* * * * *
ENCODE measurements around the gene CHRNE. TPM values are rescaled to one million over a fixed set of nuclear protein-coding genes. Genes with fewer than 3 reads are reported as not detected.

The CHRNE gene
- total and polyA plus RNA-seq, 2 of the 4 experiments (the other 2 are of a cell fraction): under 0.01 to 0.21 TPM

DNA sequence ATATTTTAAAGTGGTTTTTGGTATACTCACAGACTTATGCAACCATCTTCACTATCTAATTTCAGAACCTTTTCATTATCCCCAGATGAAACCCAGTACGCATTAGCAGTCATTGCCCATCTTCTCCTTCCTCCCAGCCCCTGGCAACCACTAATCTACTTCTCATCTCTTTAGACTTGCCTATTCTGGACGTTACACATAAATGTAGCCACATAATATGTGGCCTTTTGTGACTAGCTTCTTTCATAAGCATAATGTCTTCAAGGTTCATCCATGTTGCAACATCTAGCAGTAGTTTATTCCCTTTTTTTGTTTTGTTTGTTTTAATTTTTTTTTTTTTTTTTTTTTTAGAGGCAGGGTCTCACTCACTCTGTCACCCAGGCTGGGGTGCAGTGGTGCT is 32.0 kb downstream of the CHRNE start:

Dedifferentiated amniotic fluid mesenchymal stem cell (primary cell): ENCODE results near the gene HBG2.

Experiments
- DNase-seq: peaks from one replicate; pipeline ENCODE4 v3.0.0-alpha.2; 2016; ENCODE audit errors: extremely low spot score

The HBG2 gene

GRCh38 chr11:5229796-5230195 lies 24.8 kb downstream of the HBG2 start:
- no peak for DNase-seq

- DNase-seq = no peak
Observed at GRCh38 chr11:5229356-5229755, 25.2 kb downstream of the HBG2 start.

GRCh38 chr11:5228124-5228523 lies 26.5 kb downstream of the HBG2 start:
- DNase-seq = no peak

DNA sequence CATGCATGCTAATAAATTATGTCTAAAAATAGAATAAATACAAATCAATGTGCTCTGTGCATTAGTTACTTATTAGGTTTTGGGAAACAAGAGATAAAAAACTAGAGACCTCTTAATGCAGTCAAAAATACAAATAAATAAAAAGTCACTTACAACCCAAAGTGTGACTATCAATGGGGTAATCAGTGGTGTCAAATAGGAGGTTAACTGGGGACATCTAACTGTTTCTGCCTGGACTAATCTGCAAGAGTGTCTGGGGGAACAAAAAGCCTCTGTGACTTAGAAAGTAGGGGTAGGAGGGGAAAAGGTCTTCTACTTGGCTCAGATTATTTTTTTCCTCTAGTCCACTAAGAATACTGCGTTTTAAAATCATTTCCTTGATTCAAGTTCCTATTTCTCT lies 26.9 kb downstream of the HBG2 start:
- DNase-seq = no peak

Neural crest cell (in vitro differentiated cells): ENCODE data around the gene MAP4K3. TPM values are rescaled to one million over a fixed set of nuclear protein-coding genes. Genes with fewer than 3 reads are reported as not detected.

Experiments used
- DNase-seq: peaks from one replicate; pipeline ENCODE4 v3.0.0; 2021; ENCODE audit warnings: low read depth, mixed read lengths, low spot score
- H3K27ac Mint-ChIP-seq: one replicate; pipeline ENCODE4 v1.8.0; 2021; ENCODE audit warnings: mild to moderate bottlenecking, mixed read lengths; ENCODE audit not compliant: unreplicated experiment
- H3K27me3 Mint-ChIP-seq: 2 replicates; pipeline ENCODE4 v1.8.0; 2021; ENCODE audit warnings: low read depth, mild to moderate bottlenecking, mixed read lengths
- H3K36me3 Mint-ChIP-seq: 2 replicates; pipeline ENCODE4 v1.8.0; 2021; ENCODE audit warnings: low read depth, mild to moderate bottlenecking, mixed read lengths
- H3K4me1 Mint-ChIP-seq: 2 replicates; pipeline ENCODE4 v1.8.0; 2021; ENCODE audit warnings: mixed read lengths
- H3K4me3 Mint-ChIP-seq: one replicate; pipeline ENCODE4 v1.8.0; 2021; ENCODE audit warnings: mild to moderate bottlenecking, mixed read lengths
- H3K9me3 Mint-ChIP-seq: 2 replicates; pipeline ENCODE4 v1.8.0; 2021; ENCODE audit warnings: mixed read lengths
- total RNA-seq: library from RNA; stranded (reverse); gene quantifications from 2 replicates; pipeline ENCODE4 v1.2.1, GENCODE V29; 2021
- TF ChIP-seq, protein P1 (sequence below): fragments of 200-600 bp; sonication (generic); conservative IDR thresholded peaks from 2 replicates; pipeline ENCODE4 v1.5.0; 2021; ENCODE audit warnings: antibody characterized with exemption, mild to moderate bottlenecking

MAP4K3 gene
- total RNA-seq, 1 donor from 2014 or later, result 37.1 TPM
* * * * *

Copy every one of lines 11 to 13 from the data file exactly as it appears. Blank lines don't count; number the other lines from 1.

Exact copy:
- DNase-seq = no peak
Observed at GRCh38 chr11:5229356-5229755, 25.2 kb downstream of the HBG2 start.

GRCh38 chr11:5228124-5228523 lies 26.5 kb downstream of the HBG2 start: